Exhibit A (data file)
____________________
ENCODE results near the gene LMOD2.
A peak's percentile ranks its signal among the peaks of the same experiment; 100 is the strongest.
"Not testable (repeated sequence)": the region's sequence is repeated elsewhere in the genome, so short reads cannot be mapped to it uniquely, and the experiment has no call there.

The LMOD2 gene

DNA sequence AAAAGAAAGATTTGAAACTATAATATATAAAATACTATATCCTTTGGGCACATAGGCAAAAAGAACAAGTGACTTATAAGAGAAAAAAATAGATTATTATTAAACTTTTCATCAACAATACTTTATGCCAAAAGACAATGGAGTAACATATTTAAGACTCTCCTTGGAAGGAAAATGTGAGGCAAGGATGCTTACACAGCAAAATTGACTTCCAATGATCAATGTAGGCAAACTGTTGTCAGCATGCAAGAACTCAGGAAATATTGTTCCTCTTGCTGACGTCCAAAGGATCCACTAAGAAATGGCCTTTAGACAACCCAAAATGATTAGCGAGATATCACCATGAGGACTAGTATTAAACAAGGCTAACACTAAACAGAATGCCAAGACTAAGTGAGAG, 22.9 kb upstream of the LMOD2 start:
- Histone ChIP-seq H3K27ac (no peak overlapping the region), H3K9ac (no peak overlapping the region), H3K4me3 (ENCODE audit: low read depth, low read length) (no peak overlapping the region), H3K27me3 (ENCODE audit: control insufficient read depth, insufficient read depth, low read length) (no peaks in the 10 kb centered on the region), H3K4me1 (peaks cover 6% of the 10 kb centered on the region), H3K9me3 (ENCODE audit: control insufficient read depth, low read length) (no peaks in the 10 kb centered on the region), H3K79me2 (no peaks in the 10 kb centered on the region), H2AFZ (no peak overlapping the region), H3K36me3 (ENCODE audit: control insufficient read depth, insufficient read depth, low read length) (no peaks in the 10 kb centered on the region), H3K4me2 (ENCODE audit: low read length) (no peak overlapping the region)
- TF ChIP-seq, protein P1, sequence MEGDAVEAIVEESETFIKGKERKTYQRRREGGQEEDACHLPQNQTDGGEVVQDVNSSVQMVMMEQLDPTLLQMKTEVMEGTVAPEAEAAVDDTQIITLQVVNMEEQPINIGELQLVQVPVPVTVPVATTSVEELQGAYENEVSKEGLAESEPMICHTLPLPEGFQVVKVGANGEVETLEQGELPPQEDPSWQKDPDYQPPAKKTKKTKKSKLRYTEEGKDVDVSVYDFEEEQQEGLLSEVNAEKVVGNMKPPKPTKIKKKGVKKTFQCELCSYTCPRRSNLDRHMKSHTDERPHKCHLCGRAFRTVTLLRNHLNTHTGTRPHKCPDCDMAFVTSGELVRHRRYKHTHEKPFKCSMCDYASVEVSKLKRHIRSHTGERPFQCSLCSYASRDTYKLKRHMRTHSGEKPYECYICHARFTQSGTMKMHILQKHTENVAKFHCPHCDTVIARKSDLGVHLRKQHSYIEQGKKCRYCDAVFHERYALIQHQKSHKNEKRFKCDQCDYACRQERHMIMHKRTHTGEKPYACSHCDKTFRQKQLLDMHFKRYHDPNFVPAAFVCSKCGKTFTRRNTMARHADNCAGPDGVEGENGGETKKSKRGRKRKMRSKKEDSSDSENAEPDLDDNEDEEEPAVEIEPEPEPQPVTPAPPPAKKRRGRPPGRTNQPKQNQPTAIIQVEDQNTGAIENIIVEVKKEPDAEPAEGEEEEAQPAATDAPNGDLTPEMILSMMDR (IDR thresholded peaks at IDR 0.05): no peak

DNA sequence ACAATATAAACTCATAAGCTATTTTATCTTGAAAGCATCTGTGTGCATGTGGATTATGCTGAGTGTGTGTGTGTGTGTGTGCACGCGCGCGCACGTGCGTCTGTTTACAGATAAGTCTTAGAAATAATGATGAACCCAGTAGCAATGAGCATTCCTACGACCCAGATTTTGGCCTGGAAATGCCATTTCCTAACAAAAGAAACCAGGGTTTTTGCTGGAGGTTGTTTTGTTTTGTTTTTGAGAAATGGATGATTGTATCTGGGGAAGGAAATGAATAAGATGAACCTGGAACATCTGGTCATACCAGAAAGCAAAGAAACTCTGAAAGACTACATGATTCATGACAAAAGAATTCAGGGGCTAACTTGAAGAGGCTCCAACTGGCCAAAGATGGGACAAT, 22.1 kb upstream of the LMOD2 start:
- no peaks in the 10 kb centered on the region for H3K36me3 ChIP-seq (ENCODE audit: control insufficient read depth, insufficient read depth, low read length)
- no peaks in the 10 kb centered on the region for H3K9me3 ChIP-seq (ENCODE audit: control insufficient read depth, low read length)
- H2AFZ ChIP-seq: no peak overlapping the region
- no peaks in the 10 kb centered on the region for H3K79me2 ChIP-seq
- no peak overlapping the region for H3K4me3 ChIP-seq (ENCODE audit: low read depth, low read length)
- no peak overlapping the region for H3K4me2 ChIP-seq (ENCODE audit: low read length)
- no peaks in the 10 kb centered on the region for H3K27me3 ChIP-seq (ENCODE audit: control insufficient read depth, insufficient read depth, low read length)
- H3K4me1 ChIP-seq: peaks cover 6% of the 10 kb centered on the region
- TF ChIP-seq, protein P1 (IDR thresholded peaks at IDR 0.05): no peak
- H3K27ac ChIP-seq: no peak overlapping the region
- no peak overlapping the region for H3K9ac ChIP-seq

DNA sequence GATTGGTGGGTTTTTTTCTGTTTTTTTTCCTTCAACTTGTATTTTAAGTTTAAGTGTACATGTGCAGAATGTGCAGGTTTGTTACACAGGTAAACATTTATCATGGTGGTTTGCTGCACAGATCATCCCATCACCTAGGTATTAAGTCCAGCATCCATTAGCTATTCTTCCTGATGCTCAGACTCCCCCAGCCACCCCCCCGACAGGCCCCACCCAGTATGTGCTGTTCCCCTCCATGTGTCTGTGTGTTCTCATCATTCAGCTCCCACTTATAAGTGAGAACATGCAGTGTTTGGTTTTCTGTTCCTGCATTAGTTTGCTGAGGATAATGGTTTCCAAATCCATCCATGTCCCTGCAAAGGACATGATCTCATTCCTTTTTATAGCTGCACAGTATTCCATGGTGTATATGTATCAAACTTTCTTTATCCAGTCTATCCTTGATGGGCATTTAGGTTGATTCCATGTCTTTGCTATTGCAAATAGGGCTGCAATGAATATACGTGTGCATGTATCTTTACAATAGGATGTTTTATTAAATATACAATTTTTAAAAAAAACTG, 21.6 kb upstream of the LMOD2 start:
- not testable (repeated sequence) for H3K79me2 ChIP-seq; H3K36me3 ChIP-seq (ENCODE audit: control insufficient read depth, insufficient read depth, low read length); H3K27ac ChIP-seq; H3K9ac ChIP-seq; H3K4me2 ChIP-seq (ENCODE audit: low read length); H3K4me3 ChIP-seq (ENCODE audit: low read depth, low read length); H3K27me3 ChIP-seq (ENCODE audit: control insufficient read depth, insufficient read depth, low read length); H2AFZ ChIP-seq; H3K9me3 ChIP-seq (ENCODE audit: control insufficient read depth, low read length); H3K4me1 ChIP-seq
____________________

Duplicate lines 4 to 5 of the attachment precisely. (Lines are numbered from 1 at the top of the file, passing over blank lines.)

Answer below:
The LMOD2 gene

DNA sequence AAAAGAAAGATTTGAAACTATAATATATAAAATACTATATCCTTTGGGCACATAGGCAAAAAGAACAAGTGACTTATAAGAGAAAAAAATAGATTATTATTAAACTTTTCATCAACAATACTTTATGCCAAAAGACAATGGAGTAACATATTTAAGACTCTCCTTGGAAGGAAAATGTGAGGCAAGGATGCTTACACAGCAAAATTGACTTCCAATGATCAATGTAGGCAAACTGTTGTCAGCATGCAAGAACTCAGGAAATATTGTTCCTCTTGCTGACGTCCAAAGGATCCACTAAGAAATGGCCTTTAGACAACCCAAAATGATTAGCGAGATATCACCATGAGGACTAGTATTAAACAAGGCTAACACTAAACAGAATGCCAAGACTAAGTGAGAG, 22.9 kb upstream of the LMOD2 start: